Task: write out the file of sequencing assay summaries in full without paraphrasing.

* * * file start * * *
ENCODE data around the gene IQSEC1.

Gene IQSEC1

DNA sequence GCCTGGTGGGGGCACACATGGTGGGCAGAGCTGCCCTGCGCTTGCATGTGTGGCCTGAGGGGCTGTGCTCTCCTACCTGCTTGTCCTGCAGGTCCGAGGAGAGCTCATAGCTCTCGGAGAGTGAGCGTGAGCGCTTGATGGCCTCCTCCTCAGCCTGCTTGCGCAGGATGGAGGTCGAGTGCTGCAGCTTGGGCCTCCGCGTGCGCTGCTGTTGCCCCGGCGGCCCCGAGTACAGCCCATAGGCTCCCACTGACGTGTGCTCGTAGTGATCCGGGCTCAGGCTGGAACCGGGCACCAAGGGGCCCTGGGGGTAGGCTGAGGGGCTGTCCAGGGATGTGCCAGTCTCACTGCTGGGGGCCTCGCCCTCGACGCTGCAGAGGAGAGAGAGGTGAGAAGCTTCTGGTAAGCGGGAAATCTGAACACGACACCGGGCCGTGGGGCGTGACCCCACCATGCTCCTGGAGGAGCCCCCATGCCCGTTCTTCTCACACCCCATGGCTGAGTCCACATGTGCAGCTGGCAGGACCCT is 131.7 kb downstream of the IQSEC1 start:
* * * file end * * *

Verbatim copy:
ENCODE data around the gene IQSEC1.

Gene IQSEC1

DNA sequence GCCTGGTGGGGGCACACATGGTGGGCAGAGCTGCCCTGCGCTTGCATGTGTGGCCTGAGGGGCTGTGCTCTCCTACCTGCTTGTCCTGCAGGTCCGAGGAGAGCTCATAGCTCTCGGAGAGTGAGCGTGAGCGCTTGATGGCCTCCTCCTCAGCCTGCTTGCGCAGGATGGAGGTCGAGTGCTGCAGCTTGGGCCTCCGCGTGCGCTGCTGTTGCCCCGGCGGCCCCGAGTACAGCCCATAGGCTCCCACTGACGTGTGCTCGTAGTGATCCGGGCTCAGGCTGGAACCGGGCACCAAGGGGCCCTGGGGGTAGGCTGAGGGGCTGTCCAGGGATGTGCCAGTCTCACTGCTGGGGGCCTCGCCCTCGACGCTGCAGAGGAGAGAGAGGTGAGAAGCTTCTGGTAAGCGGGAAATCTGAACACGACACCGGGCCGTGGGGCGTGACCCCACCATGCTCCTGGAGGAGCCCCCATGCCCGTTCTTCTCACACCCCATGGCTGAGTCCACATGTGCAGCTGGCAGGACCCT is 131.7 kb downstream of the IQSEC1 start: